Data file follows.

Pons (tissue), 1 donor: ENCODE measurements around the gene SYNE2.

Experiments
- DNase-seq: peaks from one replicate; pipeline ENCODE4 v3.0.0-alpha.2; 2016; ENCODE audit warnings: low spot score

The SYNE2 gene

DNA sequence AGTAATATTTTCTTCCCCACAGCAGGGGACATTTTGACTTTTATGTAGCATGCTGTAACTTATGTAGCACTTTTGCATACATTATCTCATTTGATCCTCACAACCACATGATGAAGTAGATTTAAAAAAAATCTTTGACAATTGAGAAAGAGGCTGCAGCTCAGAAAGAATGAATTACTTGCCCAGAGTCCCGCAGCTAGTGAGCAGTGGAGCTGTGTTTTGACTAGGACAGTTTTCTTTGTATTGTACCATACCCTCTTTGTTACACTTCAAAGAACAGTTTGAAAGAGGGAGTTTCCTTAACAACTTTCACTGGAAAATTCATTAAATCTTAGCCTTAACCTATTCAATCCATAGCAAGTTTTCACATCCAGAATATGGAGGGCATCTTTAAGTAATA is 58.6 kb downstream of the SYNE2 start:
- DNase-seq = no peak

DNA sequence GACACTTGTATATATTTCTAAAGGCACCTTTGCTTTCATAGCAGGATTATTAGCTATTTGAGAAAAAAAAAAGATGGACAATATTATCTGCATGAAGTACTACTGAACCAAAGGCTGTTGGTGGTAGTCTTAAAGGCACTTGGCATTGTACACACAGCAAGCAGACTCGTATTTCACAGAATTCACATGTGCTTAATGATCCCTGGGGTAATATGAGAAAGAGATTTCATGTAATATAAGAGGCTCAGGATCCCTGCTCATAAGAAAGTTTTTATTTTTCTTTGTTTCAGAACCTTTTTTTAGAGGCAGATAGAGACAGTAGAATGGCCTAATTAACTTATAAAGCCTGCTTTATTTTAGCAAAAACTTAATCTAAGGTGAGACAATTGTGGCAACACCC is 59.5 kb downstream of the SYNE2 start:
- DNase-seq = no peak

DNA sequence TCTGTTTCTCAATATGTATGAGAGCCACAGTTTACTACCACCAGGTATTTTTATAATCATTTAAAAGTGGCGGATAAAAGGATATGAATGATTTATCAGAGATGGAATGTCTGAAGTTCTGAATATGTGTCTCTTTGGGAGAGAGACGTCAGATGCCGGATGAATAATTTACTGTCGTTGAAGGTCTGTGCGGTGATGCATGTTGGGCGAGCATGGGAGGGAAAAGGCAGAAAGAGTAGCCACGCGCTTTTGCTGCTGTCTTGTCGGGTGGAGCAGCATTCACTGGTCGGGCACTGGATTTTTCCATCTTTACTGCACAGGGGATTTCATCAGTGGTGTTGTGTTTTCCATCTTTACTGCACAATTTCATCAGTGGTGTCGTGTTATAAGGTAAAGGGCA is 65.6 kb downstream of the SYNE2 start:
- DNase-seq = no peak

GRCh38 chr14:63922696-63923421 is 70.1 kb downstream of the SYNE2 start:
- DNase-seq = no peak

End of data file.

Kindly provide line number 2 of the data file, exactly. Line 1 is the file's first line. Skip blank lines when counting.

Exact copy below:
Experiments